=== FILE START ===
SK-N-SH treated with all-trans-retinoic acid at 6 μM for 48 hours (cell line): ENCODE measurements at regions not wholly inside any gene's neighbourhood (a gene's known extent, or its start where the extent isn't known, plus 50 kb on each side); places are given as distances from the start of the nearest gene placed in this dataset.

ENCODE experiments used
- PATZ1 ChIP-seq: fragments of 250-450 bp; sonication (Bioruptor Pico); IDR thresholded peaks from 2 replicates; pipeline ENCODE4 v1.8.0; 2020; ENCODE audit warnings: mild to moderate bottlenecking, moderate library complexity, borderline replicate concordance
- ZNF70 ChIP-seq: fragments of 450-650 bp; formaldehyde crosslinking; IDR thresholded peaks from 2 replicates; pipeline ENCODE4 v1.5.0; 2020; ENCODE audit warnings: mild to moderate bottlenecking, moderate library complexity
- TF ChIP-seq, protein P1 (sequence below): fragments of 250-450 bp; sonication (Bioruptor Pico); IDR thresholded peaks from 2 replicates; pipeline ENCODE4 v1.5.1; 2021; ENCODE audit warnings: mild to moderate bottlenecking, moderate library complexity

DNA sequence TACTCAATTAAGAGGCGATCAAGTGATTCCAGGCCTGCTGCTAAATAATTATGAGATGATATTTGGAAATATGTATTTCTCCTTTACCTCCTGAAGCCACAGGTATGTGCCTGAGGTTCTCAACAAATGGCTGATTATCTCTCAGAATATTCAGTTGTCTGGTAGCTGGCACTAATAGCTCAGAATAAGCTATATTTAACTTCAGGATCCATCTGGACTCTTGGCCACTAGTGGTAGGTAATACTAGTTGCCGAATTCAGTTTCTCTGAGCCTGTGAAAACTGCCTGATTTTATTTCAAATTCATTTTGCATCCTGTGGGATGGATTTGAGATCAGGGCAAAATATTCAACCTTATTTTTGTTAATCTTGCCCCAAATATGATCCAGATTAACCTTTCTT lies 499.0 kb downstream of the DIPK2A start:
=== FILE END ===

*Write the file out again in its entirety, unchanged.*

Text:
SK-N-SH treated with all-trans-retinoic acid at 6 μM for 48 hours (cell line): ENCODE measurements at regions not wholly inside any gene's neighbourhood (a gene's known extent, or its start where the extent isn't known, plus 50 kb on each side); places are given as distances from the start of the nearest gene placed in this dataset.

ENCODE experiments used
- PATZ1 ChIP-seq: fragments of 250-450 bp; sonication (Bioruptor Pico); IDR thresholded peaks from 2 replicates; pipeline ENCODE4 v1.8.0; 2020; ENCODE audit warnings: mild to moderate bottlenecking, moderate library complexity, borderline replicate concordance
- ZNF70 ChIP-seq: fragments of 450-650 bp; formaldehyde crosslinking; IDR thresholded peaks from 2 replicates; pipeline ENCODE4 v1.5.0; 2020; ENCODE audit warnings: mild to moderate bottlenecking, moderate library complexity
- TF ChIP-seq, protein P1 (sequence below): fragments of 250-450 bp; sonication (Bioruptor Pico); IDR thresholded peaks from 2 replicates; pipeline ENCODE4 v1.5.1; 2021; ENCODE audit warnings: mild to moderate bottlenecking, moderate library complexity

DNA sequence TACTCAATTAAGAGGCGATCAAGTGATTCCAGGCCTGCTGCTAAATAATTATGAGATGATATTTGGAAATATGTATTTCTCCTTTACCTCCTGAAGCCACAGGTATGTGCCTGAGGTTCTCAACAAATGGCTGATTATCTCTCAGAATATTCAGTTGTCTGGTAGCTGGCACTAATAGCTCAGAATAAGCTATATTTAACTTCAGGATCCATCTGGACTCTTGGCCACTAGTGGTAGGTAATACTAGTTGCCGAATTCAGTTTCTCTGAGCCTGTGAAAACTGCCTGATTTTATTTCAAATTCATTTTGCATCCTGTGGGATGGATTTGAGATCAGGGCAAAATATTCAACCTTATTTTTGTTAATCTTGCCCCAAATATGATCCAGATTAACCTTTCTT lies 499.0 kb downstream of the DIPK2A start: